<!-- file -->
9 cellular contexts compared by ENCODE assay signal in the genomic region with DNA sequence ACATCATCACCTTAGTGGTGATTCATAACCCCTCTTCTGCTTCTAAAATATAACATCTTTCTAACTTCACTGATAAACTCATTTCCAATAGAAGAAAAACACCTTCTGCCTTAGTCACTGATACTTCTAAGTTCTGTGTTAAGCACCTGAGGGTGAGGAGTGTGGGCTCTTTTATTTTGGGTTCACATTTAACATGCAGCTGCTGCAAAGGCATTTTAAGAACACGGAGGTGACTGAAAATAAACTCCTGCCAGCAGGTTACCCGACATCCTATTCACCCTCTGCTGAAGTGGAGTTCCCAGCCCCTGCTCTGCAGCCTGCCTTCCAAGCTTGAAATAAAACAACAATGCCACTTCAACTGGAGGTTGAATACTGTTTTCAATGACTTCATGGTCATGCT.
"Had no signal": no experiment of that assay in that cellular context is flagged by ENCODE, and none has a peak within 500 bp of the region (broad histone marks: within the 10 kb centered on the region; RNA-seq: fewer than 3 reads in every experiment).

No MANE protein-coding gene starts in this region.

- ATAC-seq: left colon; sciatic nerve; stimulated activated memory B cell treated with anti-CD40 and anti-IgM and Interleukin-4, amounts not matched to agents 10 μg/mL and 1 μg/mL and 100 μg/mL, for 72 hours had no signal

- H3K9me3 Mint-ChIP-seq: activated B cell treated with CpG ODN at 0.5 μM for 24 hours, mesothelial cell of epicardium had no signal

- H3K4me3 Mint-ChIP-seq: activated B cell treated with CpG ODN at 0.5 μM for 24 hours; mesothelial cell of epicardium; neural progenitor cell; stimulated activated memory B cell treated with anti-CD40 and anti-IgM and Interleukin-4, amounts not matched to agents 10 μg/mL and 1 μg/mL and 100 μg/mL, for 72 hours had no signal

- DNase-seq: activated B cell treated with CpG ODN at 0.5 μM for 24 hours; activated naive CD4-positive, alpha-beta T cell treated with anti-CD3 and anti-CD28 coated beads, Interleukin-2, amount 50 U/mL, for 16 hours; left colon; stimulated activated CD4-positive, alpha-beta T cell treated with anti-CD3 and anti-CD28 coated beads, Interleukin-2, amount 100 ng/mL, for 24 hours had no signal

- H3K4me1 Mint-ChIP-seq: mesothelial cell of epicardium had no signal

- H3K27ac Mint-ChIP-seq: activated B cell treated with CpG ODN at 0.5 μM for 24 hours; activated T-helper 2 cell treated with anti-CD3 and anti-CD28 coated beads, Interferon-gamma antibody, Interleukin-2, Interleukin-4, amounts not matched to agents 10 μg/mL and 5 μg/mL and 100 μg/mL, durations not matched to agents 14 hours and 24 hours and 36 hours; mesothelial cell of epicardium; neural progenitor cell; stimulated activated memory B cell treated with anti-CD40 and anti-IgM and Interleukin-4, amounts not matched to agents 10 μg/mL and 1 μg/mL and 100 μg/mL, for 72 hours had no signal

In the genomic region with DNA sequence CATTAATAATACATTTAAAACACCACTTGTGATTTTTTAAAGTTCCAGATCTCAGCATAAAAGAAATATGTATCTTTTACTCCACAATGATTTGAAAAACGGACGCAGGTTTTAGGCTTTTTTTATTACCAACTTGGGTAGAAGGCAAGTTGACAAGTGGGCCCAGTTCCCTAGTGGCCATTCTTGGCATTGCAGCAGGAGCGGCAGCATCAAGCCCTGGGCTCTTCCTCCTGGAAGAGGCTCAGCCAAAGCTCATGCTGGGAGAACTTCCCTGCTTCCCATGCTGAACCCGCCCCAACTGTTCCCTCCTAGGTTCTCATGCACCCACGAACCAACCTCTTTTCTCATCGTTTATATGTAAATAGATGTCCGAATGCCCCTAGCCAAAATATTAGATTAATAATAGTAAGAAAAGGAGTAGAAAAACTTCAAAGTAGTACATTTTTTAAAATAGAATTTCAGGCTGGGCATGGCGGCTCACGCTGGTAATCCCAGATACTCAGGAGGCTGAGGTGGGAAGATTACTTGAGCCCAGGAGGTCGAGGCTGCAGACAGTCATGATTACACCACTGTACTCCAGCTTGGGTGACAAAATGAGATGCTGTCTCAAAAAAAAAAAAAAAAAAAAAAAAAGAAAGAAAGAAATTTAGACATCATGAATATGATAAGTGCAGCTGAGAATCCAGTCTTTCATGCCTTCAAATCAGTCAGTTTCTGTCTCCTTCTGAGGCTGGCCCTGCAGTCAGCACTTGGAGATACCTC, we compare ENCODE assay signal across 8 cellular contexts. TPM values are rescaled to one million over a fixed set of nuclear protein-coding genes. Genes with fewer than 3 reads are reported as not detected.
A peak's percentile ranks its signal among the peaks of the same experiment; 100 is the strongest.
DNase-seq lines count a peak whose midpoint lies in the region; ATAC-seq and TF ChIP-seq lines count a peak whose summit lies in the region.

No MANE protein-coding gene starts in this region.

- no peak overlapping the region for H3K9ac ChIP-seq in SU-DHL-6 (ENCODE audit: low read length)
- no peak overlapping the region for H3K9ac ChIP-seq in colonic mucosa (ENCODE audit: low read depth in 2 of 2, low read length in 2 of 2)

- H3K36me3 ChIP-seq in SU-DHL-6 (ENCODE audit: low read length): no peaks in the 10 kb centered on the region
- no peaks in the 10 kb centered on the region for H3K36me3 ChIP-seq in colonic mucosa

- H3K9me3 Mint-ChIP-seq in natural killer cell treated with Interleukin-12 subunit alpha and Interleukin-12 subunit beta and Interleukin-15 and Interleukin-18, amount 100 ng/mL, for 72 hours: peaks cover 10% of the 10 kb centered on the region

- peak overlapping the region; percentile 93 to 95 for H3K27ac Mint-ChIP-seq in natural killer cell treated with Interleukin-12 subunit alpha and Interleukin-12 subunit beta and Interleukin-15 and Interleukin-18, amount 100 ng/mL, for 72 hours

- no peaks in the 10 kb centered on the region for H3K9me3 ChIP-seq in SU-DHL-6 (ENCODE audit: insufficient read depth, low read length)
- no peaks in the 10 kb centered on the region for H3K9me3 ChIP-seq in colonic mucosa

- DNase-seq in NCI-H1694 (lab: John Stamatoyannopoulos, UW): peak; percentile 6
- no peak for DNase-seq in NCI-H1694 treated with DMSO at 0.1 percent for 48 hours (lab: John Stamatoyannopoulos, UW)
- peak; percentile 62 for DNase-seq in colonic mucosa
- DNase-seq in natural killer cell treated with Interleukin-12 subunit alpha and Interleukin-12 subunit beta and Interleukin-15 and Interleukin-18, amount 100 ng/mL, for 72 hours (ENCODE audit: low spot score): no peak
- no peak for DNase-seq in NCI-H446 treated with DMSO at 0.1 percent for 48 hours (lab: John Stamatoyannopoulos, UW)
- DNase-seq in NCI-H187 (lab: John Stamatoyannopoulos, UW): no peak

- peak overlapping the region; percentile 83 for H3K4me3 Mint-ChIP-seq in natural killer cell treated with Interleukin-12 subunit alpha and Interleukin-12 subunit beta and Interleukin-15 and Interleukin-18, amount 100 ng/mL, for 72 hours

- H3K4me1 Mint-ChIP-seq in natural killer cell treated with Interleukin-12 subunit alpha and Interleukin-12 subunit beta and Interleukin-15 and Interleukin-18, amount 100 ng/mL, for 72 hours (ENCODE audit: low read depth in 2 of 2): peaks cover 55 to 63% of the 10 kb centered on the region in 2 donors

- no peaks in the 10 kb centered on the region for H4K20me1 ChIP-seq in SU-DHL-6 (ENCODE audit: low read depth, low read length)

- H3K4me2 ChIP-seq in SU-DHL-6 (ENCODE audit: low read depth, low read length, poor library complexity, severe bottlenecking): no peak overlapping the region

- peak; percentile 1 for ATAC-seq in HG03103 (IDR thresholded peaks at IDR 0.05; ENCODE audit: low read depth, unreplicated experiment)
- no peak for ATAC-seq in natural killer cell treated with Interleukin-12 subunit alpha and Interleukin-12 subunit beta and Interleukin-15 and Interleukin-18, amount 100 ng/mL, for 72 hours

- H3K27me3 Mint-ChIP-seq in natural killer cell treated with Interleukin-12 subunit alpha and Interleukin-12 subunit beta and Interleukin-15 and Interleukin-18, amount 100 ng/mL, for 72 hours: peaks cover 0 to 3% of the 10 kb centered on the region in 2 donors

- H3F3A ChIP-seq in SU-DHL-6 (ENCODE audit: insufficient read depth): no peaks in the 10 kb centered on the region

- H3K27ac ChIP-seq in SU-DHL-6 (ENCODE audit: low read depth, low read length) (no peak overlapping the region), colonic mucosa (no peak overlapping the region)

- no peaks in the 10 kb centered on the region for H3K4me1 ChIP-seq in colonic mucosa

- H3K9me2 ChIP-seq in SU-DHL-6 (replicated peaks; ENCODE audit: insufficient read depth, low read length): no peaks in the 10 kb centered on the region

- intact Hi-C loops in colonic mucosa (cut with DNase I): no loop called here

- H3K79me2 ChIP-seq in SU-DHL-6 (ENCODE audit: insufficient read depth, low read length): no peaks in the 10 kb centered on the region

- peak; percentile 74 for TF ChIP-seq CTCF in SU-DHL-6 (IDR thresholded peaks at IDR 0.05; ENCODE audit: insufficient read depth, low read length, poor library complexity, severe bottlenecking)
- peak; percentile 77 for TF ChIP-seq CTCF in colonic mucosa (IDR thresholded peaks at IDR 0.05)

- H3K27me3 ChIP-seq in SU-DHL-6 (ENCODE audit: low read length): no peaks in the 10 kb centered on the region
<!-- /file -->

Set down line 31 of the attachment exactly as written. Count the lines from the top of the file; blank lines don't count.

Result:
- H3K4me2 ChIP-seq in SU-DHL-6 (ENCODE audit: low read depth, low read length, poor library complexity, severe bottlenecking): no peak overlapping the region